In the 1990’s it was discovered that a medical innovation of the 70’s, ultrasonic imaging, could provide more precise diagnostic information about veins than had ever been available before. What’s more, this information could be obtained rapidly and with virtually no patient complications, discomfort or inconvenience. The examination can easily be done in an exam room with equipment no larger than a laptop computer.
The ultrasound examination provides precise structural information about the veins in the leg, such as the size of the veins and their exact location. It can also reveal whether there is a thrombosis (clot) in the vein. This information alone has revolutionized the manner in which deep vein thrombosis is diagnosed. There are a staggering number (over a million per year) of patients who develop deep vein thromboses that break loose and go to the lungs. In the United States alone, somewhere between 100,000 and 200,000 people die each year from this condition. It is the second leading cause of sudden death, trailing only myocardial infarctions.
Besides providing structural information, the ultrasound examination also provides dynamic information about the veins. Specifically, it can tell which direction the blood is flowing, and the rate of blood flow. This information is vitally important in the evaluation of varicose vein disease, since in this disease blood flow in the veins goes in the wrong direction. The ultrasound examination can also determine if there is a condition known as continuous antegrade flow in veins, which is important to know when considering treatment for superficial venous insufficiency.
Beyond the invaluable diagnostic information that is available from an ultrasound examination, advances in ultrasound imaging have brought about the procedure known as ultrasound guided sclerotherapy. With this technique it is possible to precisely inject diseased veins that cannot be seen.There is one disadvantage with an ultrasound examination—it is very, very operator dependent. This means that the person doing the ultrasound examination has to understand the anatomy of the structure they are examining. What further complicates the examination is the ultrasound image bears little resemblance to an actual picture or x-ray of the structure.
The ultrasound image to the right is a good example of this. It is probably not obvious to the casual observer that this image is from a portion of the leg demonstrating a vein in longitudinal view, two veins in cross-section, a truncal vein fascial compartment, subcutaneous tissue, two muscles, and a hypodermic needle!
Ironically, most ultrasound examination operators are ultrasound technicians who have minimal medical training––certainly much less training than physicians, physician assistants, or nurse practitioners. It is possible to obtain ultrasound technician certification in only two years. However, the field of ultrasound diagnosis is ever expanding, and there are a number of areas that require ultrasound technicians to have further training and testing, such as the areas of breast exam, abdominal exam, neurological examination, adult echocardiography, pediatric echocardiography, fetal echocardiography, OB/GYN examination, and vascular examination.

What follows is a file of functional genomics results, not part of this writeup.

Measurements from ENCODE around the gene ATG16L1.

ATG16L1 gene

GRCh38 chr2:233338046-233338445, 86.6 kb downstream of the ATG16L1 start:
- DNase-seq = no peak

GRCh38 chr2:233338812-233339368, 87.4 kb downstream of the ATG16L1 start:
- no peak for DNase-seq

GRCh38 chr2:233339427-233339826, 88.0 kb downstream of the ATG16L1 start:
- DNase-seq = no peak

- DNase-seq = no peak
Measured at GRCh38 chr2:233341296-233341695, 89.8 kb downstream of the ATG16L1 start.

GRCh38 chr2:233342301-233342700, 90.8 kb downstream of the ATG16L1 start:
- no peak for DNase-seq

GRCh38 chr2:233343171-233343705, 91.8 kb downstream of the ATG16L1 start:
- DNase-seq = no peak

Having said that, it should also be noted that the vast majority of ultrasonic technicians become quite adept at ultrasound examinations. Unfortunately, they tend to become better at ultrasound examinations than many physicians who order the examinations.
Consider the typical ultrasound training for vascular diagnosis. The emphasis is primarily on arterial disease and deep vein disorders. There is scant attention paid to the topic of superficial venous insufficiency––varicose vein disease. While the technicians may be trained to be able to diagnose simple reflux of the great saphenous vein, they probably will not have training in recognizing more advanced concepts such as alternative reflux routes, venous perforator incompetence, and continuous antegrade flow.Because of this, we have physicians (including radiologists) and ultrasound technicians come to the Willamette Vein Centré from all over the nation for training. A part of that training is to learn how to perform a complete ultrasound examination of the superficial venous system. To the left is an example of one of the slides we use in our training course.
Wherever you seek care for venous problems, you should see a physician who is able to do an ultrasound examination without sending you to some other facility. If you want the very best care, your physician should be more knowledgeable about performing the venous ultrasound examination than an ultrasound technician with two years of college training.